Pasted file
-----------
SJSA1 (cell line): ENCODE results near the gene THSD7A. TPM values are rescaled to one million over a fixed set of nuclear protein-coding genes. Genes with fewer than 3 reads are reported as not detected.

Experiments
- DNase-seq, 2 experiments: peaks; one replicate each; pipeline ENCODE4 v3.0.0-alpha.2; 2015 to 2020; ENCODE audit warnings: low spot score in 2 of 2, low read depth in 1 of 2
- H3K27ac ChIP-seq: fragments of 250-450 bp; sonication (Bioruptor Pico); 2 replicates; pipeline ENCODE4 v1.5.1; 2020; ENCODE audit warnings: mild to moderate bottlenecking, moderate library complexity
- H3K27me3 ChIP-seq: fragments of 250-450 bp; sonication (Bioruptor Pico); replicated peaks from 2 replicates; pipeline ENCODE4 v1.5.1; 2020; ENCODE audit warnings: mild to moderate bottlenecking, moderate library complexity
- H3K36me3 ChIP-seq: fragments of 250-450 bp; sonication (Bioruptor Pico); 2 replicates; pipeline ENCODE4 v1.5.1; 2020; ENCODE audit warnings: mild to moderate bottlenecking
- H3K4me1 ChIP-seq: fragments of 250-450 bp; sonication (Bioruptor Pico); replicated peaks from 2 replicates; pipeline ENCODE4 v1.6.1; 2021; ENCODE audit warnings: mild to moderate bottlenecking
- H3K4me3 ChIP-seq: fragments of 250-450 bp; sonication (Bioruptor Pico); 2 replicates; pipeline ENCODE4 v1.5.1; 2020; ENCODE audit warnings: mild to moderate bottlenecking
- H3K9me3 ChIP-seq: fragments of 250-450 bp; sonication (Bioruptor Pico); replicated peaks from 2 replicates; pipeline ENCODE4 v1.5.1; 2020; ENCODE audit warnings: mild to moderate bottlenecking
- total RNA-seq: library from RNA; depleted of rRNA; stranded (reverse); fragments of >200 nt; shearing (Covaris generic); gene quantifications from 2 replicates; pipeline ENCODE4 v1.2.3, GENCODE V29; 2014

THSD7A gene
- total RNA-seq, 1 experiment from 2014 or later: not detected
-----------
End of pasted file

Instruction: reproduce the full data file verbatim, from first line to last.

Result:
SJSA1 (cell line): ENCODE results near the gene THSD7A. TPM values are rescaled to one million over a fixed set of nuclear protein-coding genes. Genes with fewer than 3 reads are reported as not detected.

Experiments
- DNase-seq, 2 experiments: peaks; one replicate each; pipeline ENCODE4 v3.0.0-alpha.2; 2015 to 2020; ENCODE audit warnings: low spot score in 2 of 2, low read depth in 1 of 2
- H3K27ac ChIP-seq: fragments of 250-450 bp; sonication (Bioruptor Pico); 2 replicates; pipeline ENCODE4 v1.5.1; 2020; ENCODE audit warnings: mild to moderate bottlenecking, moderate library complexity
- H3K27me3 ChIP-seq: fragments of 250-450 bp; sonication (Bioruptor Pico); replicated peaks from 2 replicates; pipeline ENCODE4 v1.5.1; 2020; ENCODE audit warnings: mild to moderate bottlenecking, moderate library complexity
- H3K36me3 ChIP-seq: fragments of 250-450 bp; sonication (Bioruptor Pico); 2 replicates; pipeline ENCODE4 v1.5.1; 2020; ENCODE audit warnings: mild to moderate bottlenecking
- H3K4me1 ChIP-seq: fragments of 250-450 bp; sonication (Bioruptor Pico); replicated peaks from 2 replicates; pipeline ENCODE4 v1.6.1; 2021; ENCODE audit warnings: mild to moderate bottlenecking
- H3K4me3 ChIP-seq: fragments of 250-450 bp; sonication (Bioruptor Pico); 2 replicates; pipeline ENCODE4 v1.5.1; 2020; ENCODE audit warnings: mild to moderate bottlenecking
- H3K9me3 ChIP-seq: fragments of 250-450 bp; sonication (Bioruptor Pico); replicated peaks from 2 replicates; pipeline ENCODE4 v1.5.1; 2020; ENCODE audit warnings: mild to moderate bottlenecking
- total RNA-seq: library from RNA; depleted of rRNA; stranded (reverse); fragments of >200 nt; shearing (Covaris generic); gene quantifications from 2 replicates; pipeline ENCODE4 v1.2.3, GENCODE V29; 2014

THSD7A gene
- total RNA-seq, 1 experiment from 2014 or later: not detected